Meremere WWI Roll of Honour:
Harry ALLEN, Private, 23/1317
Bruce Stanley ANDERSON, Private, 10/2839
Victor Godfred ANDERSON, Sergeant, 10/3826
Albert BALDWIN, Private, 31211
Louis William BASSETT, 2nd Lieutenant, 15651
Alfred Henry BIRCHALL, Private, 29353
Spencer W BIRKETT(or Burkett), Private
*George Francis McGovern BISSETT, Private, 10/304
David Alexander CARMICHAEL, Private, 63824
Austin Frederick CATLEY, Private, 45047
Robert CHESTNUT, Trooper
Percival Harry CLEE, Corporal, 10/866
*Frank CLOSE, Private, 69466
*James Thomas CLOSE, Private, 18343
Henry William COAD, Private, 33838
Norman Richard COAD, Private, 31226
Cyril Arthur COLES, Private, 22779
Thomas Patrick CULKEEN, Private, 69469
*Matthew Goodwin CURRY, Second Lieutenant, 41429
Frank Crawford DUNLOP, Trooper, 11/2086
William DUNLOP, Sergeant, 28105
Harold FRANKLIN, Sergeant
Norman GUNDESEN, Trooper, 74868
Percy GUNDESEN, Private, 61619
Cyril Pakenham HUTCHISON, Trooper, 75862
S JEFFRIES, Private
Egbert William JOHNS, Private, 50880
Frank KURTH, Private
John Mathison LUMSDEN, Private, 31308
David McLACHLAN, Private
Harry McLEAN, Sergeant
Dr Bruce McRAE
Nurse Flora McRAE
*Bernard Herbert MONK, Private, 10/459
George Francis MONK, Private, 10/458
Lawrence MONK, Private, 54551
John MURPHY, 2nd Lieutenant, 9/951
*Michael MURPHY, Trooper, 11/419
*Patrick MURPHY, Rifleman, 54557
*Richard MURPHY, Trooper, 11/506
Albert NICKEL, Private, 31336
Ernest OLIVER, Private, 11/1206
W H OLSEN, Sergeant
James PATCHELL, Rifleman, 26/415
Robert George PATCHELL, Corporal, 11/1949
*Samuel Joseph POOLE, Lance Corporal, 46243
Arthur PRENTICE, Private
John RAILTON, Trooper, 11/430
Henry ROBERTS, Private, 8/1475
John ROSS, Private
Edgar Earl SANSON, Private, 10/4198
*Waikohari TAMARAPA, Private,16/418
Wiremu TAMARAPA, Private, 20837
Henry TELFER, Private, 11/1983
James TOLME, Private
*Norman WALLACE, Private, 20469
J WELLS, Private
Thomas W WHITE, Private
Alfred Edward WILLIAMS, Sergeant, 75867
William Bryan La Mothe WILLIAMS, Corporal, 48395
Henry Daniel WILLIAMS, Lieutenant, 13/759
John WOLFE, Private
*Paul WOODFORD, Rifleman, 23/1246
*Denotes: Killed in Action
Meremere WWI Soldiers
Set high above surrounding hills and gorges is the idyllic settlement of Meremere, 14km inland from State Highway 3.
In 1922 when the War Memorial was unveiled it is described in the Hawera Normanby Star as “a very fine piece of work, made by Messers Jones Brothers of Hawera in the form of an obelisk in red Scottish granite, about 12 ft. high with a base of four tiers, and at each corner joined by a chain is a pillar of inserted marble with the names of those who left the district from school and country; while on the obelisk are the names of the fallen”. Meremere School which opened in 1894 with 19 pupils, closed after 96 years in 1990. But the War Memorial still stands sentinel in the grounds, reminding us of the 62 people from this area that went to WWI, and the 10 killed in action. Back in 1914 when war was declared Meremere was a thriving community, with a Dairy Factory, Store and Post Office, and many more people working on the farms than there are today.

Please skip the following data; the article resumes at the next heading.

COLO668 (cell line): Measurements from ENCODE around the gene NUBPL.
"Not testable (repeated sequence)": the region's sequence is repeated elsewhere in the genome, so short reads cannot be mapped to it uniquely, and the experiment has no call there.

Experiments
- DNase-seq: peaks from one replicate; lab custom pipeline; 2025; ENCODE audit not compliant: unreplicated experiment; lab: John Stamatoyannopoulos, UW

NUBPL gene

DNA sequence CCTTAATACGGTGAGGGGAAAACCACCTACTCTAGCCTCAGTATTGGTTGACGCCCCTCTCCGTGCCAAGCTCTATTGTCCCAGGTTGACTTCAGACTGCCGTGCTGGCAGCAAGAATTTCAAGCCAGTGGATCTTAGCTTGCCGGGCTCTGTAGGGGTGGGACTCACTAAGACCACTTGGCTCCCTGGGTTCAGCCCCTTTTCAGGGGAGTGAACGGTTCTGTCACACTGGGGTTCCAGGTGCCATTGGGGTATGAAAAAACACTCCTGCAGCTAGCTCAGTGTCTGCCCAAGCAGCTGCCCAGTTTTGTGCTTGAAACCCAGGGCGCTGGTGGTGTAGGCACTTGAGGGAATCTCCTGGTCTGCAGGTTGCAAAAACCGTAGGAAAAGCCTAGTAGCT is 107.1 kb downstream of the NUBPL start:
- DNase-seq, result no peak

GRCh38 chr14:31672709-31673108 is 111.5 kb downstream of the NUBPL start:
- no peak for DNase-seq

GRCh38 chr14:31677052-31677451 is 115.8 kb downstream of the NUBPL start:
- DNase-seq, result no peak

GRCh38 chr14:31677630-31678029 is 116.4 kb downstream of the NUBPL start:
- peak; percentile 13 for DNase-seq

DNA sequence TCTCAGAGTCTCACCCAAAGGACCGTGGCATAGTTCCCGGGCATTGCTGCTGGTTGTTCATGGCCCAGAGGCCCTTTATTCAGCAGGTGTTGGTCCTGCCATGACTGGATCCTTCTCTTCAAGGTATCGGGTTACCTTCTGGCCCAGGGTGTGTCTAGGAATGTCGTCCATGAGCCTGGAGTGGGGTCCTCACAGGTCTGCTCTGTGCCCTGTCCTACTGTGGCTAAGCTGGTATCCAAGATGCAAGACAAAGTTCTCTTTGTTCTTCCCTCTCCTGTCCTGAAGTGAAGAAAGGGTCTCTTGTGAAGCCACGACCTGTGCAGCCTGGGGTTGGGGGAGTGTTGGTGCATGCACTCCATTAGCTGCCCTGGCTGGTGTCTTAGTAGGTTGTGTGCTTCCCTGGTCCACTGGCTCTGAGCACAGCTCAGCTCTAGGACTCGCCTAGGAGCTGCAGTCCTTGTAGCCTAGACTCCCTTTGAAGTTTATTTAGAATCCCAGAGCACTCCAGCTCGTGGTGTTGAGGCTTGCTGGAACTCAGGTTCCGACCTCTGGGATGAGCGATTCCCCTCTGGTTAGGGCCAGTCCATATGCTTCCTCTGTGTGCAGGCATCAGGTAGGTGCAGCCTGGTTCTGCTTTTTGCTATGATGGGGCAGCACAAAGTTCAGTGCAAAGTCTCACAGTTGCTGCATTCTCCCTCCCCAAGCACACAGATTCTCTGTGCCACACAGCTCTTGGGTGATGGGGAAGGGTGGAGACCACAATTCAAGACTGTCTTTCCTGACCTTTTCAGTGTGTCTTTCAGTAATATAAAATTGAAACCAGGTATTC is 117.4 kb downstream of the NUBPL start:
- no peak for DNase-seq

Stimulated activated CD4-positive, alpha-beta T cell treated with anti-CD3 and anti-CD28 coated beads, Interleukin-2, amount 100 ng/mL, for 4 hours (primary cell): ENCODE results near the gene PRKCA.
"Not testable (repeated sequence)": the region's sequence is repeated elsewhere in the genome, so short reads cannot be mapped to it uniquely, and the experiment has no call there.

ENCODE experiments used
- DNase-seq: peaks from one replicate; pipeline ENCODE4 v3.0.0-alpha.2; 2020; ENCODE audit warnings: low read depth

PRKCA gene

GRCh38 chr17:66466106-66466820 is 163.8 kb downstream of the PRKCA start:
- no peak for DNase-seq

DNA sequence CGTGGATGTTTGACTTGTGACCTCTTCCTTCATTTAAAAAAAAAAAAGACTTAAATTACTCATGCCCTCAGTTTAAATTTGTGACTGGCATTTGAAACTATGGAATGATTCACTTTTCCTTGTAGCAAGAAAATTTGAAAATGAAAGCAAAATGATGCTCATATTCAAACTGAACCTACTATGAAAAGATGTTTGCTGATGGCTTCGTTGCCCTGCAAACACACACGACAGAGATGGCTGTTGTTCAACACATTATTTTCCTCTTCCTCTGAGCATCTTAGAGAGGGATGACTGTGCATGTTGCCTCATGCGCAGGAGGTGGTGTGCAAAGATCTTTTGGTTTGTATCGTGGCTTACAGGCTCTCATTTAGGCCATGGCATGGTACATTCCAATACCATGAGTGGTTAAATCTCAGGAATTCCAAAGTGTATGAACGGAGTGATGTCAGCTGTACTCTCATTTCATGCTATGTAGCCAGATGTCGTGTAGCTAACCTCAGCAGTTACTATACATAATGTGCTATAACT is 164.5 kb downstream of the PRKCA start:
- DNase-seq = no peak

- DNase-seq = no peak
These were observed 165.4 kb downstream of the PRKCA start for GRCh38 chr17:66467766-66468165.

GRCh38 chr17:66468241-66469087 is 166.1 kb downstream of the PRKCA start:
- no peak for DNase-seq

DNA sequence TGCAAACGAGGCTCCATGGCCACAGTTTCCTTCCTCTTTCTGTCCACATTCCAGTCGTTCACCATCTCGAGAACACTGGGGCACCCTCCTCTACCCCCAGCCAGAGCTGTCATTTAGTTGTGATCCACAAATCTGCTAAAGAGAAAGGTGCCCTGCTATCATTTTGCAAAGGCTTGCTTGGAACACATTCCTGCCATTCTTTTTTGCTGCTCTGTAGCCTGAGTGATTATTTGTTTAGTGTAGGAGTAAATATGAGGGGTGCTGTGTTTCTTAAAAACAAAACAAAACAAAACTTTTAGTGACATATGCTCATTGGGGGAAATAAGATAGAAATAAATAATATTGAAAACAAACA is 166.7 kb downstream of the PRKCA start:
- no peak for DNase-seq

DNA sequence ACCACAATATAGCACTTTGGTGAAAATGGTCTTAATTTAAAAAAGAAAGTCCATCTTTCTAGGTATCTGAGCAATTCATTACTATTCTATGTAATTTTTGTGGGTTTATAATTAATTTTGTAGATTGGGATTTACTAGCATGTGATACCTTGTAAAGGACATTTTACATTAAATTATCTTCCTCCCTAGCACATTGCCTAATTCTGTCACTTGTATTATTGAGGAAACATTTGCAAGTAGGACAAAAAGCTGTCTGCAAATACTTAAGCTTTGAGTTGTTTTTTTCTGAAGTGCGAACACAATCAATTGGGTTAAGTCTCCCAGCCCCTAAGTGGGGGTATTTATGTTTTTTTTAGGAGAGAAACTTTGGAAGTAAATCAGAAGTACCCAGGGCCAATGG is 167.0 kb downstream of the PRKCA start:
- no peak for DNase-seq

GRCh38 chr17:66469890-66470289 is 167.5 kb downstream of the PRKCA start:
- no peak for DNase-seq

Most of the men appearing on the War Memorial went to Meremere School. Two of them, Louis Bassett and Matthew Curry, were teachers at the school. Louis returned from the war, while Matthew died of wounds at sea when returning to NZ in 1918. Two past pupils who entered the medical profession, siblings – Dr Bruce and Nurse Flora McRea, both served during the war, but at this stage I’ve been unable to find out more information about them.
Percival Clee enlisted from Meremere at the very beginning of the war. He was a new immigrant from England, and was working on the Williams farm. His war records show that he was badly wounded at Gallipoli. He was never to return to NZ, and he died five years after the war finished (in 1923) from these wounds at his parents’ home in Cheltenham.
Bugler - George Bissett intrigued me right from the beginning, but I struggled to find out anything about him. I only knew that he was at Meremere School in 1908, his parents were farmers in the area, and that he was 20 years old when he was killed at Gallipoli in 1915. Then in a moment of complete serendipity late one night, I discovered his story when I googled ‘WWI bugle’. Waiouru Army Museum curator, Chris Rapley, had posted his story of the bugle from Gallipoli in their collection with bullet holes in it, belonging to George Bissett of Taranaki. He tells how George landed at Gallipoli Cove on the evening of 25th April 1915, (our future ANZAC Day) and within 3 days was dead. When I asked military enthusiast Tony Hunter about the role of the Bugler in battle, he told me that the bugler was essential to all military communication until its displacement by field radio after WWI.